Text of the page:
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Arquivo Brasileiro de Medicina Veterinária e Zootecnia

versão On-line ISSN 1678-4162

Arq. Bras. Med. Vet. Zootec. vol.69 no.3 Belo Horizonte jun. 2017

https://doi.org/10.1590/1678-4162-9365 

Veterinary Medicine

Culture and molecular identification of microorganisms from Digital Dermatitis lesions in dairy cattle: Leptospira, an unexpected finding

Cultivo e identificação molecular de microrganismos isolados de lesões de dermatite digital em bovinos leiteiros: Leptospira, um achado inesperado

S. Diniz1 

S.H.C. Sandes1 

M.R.Q. Bomfim2 

P.C. Santos1 

F.D. Cruz3 

T.F. Moreira4 

M.R.S. Carvalho1 

P.S. Cisalpino1 

E.S. A. Moreira1 

1Instituto de Ciências Biológicas - Universidade Federal de Minas Gerais - Belo Horizonte, MG

2Universidade Ceuma - Programa de Mestrado - São Luiz, MA

3Associação dos Criadores de Gado Jersey de Minas Gerais - Belo Horizonte, MG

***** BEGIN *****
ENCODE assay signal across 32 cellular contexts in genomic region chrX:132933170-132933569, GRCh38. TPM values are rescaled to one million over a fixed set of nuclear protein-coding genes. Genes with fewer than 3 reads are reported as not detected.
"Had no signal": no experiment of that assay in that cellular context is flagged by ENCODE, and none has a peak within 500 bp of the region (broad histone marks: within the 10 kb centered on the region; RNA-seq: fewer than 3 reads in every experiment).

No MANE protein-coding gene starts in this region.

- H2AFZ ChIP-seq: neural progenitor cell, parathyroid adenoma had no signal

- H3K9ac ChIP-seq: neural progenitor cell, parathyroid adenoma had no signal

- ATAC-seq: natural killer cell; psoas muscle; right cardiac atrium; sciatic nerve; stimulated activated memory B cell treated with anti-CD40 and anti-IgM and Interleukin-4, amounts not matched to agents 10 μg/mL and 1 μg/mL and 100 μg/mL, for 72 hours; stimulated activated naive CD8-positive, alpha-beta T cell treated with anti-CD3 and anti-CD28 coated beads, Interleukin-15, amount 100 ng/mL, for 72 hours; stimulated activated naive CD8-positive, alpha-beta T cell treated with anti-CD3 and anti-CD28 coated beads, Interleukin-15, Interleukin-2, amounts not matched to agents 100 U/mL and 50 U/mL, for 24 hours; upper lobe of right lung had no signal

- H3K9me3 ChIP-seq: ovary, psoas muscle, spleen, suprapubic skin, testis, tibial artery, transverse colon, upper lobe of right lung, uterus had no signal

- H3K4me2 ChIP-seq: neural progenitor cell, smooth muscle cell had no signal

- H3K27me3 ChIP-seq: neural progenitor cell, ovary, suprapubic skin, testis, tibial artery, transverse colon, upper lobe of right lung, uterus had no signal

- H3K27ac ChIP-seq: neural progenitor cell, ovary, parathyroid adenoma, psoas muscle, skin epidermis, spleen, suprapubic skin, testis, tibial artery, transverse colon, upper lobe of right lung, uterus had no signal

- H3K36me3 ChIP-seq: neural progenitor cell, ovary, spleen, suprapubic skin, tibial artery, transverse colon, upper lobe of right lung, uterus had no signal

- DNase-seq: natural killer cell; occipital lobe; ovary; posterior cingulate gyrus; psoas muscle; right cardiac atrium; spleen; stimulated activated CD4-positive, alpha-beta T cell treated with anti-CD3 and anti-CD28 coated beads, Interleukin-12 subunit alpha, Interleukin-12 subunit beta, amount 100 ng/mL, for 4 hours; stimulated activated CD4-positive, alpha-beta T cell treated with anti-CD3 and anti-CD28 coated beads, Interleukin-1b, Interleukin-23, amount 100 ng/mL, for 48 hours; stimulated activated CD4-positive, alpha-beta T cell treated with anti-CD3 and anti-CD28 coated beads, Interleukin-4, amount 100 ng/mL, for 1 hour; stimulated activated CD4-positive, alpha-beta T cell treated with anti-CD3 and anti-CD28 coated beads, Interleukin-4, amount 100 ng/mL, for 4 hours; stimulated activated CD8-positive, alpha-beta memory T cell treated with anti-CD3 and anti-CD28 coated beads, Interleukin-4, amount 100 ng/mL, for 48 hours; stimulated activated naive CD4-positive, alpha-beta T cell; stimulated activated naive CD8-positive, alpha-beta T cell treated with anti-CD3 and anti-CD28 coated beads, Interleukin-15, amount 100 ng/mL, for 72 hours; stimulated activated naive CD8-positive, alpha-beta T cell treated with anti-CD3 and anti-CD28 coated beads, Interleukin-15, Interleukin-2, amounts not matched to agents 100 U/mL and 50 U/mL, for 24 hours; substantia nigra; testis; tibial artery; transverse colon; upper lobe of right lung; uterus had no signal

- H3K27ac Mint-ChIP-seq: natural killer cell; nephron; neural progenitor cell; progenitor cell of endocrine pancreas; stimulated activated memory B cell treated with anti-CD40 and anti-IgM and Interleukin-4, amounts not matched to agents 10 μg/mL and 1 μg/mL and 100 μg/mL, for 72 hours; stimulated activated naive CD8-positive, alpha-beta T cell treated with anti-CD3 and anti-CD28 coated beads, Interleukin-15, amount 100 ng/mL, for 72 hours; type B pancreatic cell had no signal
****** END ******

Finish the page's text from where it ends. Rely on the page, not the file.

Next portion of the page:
4Escola de Veterinária - Universidade Federal de Minas Gerais - Belo Horizonte, MG


ABSTRACT

Bovine digital dermatitis (BDD) is an infectious and contagious disease characterized by ulcerative and proliferative lesions affecting the skin on the bulbs of the heel or the interdigital cleft in dairy cattle, often associated with lameness. Evidences on the etiology of BDD indicate that it is multifactorial, involving environmental factors and multiple bacterial colonization. We isolated and identified microorganisms from BDD biopsy samples obtained from five Holstein Friesian and two Jersey cows by cultivation and molecular identification of bacterial isolates using 16S rRNA gene sequence analysis. We identified six bacterial species: Spirochetes as Treponema pedis and Leptospira broomi/L. fainei, L. licerasiae/L. wolffii; Corynebacterium appendicis, Cupriavidus gilardii and Enterococcus casseliflavus/E. gallinarum. It was quite surprising to have isolated and identified Leptospira species in three out of seven cultures, from different individual cows and two different farms. The species identified belong to the intermediate pathogenic clade, which is a group found to cause human and animal disease. Our findings indicate the need to further investigate the association of Leptospira of intermediate pathogenicity with BDD lesions and whether its presence would have any veterinary and medical significance both in Leptospirosis and with the pathogenesis of BDD lesions, especially in tropical countries